With countries all over the world struggling to come to terms with the impact of COVID-19, Germany has managed to not only limit the total number of cases but also register a lower total and relative death rate. For this reason Germany has attracted a lot of attention and praise for their handling of the crisis. Although the battle to flatten the curve continues, their response has attracted international commendation, and other countries have envied the speed with which their healthcare system was able to adapt. So what has Germany done differently, and why were they so much more prepared than many others in Europe?
As of April 6, Germany had the fourth-highest number of cases worldwide, exceeding 100,000, with Russia‘s coronavirus cases coming in third. Despite the high number of confirmed cases though, Germany’s death rate remains between 0.8% and 1.5%, and the country’s recovery has been rapid.
When compared even to countries with a similar amount of infections, facing similar demands on hospitals and the healthcare system as a whole, this is low. It is notably significantly lower than in countries who have applied no restrictions.
There are some mitigating factors. Germany has a young population, which in turn means that the average age of infected patients has been lower in Germany. As coronavirus disproportionately affects those over 65, this means the survival rate is higher.
Germany also has much higher testing figures. By making testing available to those not admitted to hospitals, a truer picture of the total cases and actual mortality rates emerges. It is also generally accepted though that it is this testing program which has seen Germany fare so well relative to their neighbours in Europe.
All of this was made possible because of forward planning. Germany had a robust national pandemic plan, thanks to the Robert Koch Institute (RKI), who monitor public health across Germany. The RKI is responsible for planning for all scenarios related to infectious disease, which of course includes pandemic planning.
As a result, Germany was the only country in Europe to initially have adequate stockpiles of vital PPE such as surgical masks, face masks, IR temperature scanners, medical gloves and medical protective clothing. Germany was able to provide neighbouring countries with specialised N95 masks, KN95 masks and FFP2 masks, such was the level of preparedness.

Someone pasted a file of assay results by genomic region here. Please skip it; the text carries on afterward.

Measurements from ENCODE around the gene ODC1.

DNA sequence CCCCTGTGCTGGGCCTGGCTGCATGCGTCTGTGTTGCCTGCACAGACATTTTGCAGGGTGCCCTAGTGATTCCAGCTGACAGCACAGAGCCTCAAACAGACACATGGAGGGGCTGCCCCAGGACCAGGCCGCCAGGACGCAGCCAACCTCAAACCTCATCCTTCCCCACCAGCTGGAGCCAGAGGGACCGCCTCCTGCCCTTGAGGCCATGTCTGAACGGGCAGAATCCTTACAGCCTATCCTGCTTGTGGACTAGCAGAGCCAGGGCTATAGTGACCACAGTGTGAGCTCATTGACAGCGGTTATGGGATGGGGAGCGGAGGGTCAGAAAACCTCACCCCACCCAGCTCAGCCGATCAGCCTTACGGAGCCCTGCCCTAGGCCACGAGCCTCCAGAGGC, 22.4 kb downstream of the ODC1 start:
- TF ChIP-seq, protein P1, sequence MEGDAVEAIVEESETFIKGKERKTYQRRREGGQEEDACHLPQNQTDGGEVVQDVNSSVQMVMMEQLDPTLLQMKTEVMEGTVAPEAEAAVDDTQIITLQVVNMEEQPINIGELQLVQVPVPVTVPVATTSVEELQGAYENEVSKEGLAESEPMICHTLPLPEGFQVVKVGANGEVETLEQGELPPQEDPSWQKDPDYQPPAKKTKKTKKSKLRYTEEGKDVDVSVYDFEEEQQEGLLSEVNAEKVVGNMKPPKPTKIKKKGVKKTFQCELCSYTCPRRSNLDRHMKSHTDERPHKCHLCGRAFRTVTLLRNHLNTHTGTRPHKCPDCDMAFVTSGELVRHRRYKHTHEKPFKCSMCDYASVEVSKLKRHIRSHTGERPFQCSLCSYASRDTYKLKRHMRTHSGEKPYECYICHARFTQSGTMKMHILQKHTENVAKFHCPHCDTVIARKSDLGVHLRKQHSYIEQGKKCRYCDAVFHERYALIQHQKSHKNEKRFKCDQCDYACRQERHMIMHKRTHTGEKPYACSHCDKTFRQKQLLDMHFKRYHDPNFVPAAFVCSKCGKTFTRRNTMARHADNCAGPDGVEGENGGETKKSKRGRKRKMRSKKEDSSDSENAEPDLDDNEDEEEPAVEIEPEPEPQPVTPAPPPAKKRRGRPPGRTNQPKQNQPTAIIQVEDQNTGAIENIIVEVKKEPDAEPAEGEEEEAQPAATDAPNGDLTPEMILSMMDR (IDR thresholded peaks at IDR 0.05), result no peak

They moved earlier than most, imposing conditions akin to lockdown on March 22, whilst the total number of deaths across the nation stood at only 94. Spain had waited until 196 had died, the UK 422, and Italy 463, before lockdown conditions were imposed, for perspective.
Boasting the largest number of critical care beds per 1000 people in Europe, Germany’s robust health care system was perhaps the only in Europe with anything like the capacity to cope with the numbers that might reasonably be expected during the pandemic. The government has now pledged an additional €3 billion to double this to 56,000.
They were also the only country in Europe with the capacity to carry out mass testing right from the beginning of the pandemic, giving them a much clearer picture as events unfolded. With the capacity to conduct around 500,000 tests each week already in place, and a well-structured pandemic plan, Germany had far fewer problems rolling out their program.
Although Germans remain widely supportive of their government’s response to the crisis, support is still not universal, with just over half of Germans surveyed believing that they are doing either a good or a very good job of handling the pandemic.
With infections falling and Germany seemingly through the worst of the crisis, Germany is beginning to open up. Football has returned behind closed doors, schools are reopening, and lockdown measures are being relaxed. Germany’s testing capacity means that immunity passports, for key workers that have recovered from Covid-19 and the general public, could be introduced.
The RKI are currently testing 100,000 volunteers across Germany in a major study into Covid-19 immunity, with this in mind. The results will be watched keenly by the international community as they look to learn from Germany’s pandemic response, and could have a major impact on how other nations reopen after lockdown.
It is likely that Germany will be considered the model for future outbreaks for European countries. The figures show that by acting promptly and decisively, listening to the science and testing extensively, the outbreak has been controlled much more effectively (given the initial rate of infection) here than any other country in Europe.